Brownlee: So where did we get up to? How the earthquakes have affected the electorate—For example, you had Burnside High School effectively double-bunking with I think it was Avonside Girls’ High School coming here, and similarly you had damage to the university and the need for a whole lot of temporary accommodation on that side. Some depopulation of the university student base, and of course when it came to the secondary schools where there was—most of them had some kind of damage, but also—it was the foreign fee-paying students who were not available for a number of years after that, that had an effect on the budgets of those electorates. And then of course the people themselves who live out here individually in their workplaces all having quite different arrangements that they had to work with. And, just the part of the community that was generally dealing with what was a fairly big disaster.
Brownlee: We do border Selwyn which is a strong National seat, and we border to the north Waimakariri which is a strong National seat. And both of those seats come quite a way into the city now. So, in addition to that under MMP you have list members of Parliament and up until, for the six years prior to the last election, Nicky Wagner held the Christchurch Central seat. And you had M.P.s like David Carter—longtime resident and former member and now list member in Banks Peninsula—and also Nuk Korako coming into that role. So I haven’t felt isolated, if you like, in that sense. And I think that during the time of the earthquakes, all M.P.s from all electorates worked very cooperatively so that people could feel a degree of confidence in what was happening in the recovery sense.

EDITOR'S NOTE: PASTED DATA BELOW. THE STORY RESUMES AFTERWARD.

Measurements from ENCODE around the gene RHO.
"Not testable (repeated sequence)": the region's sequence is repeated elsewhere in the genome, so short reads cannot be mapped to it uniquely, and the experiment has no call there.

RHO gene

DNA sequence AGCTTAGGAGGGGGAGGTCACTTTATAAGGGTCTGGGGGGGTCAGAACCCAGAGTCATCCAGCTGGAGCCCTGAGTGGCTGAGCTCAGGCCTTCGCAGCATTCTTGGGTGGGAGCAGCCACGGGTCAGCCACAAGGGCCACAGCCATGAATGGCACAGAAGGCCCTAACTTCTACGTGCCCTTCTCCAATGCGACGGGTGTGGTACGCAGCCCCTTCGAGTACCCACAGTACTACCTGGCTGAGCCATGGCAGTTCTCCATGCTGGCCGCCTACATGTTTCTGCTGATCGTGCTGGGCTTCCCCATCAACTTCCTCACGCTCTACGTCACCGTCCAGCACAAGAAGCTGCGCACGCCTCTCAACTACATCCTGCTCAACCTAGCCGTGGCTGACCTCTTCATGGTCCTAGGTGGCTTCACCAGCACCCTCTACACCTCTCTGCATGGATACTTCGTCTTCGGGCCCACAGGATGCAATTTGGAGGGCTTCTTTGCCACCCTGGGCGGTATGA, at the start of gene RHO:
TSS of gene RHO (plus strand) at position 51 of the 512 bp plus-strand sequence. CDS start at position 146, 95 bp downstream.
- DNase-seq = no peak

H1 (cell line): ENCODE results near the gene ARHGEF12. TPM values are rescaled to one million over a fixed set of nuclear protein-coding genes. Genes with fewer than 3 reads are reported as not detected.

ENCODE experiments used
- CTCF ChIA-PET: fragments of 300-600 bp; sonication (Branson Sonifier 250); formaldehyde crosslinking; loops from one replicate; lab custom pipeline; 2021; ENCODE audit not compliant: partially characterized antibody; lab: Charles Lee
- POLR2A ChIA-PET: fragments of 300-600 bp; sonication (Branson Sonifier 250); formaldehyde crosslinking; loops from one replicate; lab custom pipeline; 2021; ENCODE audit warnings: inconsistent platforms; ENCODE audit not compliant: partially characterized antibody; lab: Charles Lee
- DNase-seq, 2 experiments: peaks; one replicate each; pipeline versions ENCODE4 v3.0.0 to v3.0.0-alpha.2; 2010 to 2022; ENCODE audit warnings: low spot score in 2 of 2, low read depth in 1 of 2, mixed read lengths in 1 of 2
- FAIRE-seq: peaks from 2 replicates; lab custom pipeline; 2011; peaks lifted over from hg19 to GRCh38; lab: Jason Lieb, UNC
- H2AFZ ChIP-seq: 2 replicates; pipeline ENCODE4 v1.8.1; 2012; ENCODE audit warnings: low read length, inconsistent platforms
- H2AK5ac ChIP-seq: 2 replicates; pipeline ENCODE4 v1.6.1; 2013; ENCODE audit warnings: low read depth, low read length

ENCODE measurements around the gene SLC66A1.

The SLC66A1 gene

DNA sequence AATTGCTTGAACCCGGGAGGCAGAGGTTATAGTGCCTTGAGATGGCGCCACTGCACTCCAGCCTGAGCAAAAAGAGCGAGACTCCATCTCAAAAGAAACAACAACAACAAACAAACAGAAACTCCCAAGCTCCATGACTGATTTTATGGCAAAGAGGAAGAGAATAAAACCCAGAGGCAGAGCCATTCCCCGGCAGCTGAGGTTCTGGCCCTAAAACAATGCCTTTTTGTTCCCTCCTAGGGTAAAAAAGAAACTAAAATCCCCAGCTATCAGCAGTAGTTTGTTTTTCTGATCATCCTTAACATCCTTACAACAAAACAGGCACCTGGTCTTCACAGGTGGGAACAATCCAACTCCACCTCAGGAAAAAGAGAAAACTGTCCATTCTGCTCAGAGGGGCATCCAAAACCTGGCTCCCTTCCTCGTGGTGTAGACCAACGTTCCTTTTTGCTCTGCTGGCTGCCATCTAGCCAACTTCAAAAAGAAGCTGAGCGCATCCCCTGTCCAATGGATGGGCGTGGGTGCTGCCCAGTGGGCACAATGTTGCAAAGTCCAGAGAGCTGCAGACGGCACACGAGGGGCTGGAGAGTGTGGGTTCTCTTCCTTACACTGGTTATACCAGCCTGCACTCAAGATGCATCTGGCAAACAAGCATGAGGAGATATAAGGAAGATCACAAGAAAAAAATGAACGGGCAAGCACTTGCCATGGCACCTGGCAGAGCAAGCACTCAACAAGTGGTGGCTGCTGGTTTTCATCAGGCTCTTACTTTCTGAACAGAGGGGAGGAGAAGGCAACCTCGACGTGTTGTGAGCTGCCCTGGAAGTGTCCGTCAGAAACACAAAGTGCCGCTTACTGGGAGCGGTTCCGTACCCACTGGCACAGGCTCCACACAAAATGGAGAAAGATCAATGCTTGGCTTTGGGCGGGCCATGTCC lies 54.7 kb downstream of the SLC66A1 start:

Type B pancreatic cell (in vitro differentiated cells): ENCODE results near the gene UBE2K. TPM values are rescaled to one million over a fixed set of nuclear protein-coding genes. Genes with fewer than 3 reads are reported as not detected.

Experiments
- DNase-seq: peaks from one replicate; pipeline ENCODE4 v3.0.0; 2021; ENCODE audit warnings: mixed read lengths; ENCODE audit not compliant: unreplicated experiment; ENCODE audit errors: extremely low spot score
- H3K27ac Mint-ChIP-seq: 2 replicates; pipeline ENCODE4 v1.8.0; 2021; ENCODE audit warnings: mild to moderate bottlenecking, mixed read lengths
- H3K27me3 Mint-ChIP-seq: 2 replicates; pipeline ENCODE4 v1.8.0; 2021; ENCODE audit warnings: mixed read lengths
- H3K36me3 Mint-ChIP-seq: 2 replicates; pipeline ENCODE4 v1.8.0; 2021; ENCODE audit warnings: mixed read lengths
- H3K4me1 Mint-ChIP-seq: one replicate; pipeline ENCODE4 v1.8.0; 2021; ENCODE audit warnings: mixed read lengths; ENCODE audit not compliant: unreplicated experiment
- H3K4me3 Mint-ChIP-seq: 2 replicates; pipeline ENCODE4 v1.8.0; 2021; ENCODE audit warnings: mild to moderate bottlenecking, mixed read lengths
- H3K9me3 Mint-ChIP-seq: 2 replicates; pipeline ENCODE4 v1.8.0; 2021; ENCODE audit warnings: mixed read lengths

Brownlee: I think it’s had a largely positive effect. I think we had a secondary school qualifications system that was more about making sure only half the people who participated in—or even studied for—those qualifications actually got them, under the old referencing system. I think a standards-based approach and the sort of progressive learning approach that has come in through NCEA has been a positive thing.